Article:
The Financial Services Authority has announced it will be looking at ways to improve the security for consumers, in the event that an investment company or other financial services firm that holds its money becomes insolvent.
The move from the regulator comes after recent high profile collapses in spread betting firm, World Spreads and MF Global.
An initiative is already being driven from the EU, with the introduction of the European Markets Infrastructure Regulation, but the FSA does not believe the measures go far enough. It is therefore planning on taking the new rules one step further, to protect the UK’s reputation as being a secure financial market.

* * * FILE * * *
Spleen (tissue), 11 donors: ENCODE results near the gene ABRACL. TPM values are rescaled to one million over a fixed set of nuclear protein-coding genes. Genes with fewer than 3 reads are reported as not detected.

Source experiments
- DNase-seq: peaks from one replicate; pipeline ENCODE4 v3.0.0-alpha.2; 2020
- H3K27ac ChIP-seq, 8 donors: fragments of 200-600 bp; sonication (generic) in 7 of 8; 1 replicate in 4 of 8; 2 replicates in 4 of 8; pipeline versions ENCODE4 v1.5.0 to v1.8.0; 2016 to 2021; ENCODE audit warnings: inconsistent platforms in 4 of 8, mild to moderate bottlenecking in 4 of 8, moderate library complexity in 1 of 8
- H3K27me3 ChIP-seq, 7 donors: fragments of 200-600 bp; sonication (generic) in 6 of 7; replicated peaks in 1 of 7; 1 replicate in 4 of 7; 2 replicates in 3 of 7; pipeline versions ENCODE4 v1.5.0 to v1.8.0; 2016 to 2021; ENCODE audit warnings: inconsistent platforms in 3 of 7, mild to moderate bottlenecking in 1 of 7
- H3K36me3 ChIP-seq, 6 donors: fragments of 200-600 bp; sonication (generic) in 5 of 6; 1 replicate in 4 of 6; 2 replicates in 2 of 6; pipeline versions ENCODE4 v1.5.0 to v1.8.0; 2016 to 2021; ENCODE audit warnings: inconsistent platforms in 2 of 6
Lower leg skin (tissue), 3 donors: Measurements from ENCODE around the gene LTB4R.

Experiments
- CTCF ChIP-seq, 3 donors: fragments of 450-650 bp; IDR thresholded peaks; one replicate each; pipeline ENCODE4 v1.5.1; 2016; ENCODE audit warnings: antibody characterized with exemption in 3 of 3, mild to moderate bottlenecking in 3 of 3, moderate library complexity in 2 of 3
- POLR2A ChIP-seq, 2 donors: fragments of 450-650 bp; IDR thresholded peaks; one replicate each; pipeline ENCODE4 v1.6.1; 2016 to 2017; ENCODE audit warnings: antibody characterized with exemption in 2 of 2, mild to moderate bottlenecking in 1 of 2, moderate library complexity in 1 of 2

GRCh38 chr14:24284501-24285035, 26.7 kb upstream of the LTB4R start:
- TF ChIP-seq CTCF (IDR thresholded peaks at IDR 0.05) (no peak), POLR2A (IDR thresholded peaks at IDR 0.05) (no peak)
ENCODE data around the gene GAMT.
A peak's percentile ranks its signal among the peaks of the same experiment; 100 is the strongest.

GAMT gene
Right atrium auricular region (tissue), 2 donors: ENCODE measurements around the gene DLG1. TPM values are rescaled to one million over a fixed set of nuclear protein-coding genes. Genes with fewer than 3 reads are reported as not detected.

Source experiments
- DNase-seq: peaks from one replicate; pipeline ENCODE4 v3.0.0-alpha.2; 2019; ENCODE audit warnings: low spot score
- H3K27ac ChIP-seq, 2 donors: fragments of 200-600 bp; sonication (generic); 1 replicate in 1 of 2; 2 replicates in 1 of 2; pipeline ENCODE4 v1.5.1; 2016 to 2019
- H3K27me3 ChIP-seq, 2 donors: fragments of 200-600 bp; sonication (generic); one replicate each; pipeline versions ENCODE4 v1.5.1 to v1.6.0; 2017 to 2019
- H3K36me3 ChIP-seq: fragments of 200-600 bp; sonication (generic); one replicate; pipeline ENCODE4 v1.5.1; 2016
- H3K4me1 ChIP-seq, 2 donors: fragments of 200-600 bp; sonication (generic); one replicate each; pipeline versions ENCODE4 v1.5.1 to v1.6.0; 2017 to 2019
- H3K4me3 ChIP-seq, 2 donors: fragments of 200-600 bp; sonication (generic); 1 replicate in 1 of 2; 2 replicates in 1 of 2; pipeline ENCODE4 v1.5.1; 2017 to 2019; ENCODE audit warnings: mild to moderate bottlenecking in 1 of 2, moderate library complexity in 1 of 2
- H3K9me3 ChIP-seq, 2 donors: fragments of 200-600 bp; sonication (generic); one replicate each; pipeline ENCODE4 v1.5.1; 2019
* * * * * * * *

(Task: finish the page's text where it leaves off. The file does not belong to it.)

Some of the measures being proposed include allowing firms to create ‘pools,’ where clients’ money can be held, in some cases completely separately, thus providing clarity in the event of financial collapse. This alteration, if approved, will be the single change in 20 years for investment firms and could alter the entire insolvency process.
The creation of these pools means that clients’ money will be treated far differently, if a firm became insolvent. At present, all money belonging to clients is held in a central account, separate from the firm’s own money, but with no further breakdown. This means that all parties have to share from the central account, sometimes a complicated and wieldy process. The new process should mean that many clients have their own pool, making it far easier and quicker to simply return their money.
The FSA hopes that the new proposals will speed up the process, making the return of assets far quicker. The regulator also believes that it will make it easier to ensure that individuals receive the money they are entitled, to as well as reducing the impact on the market as a whole.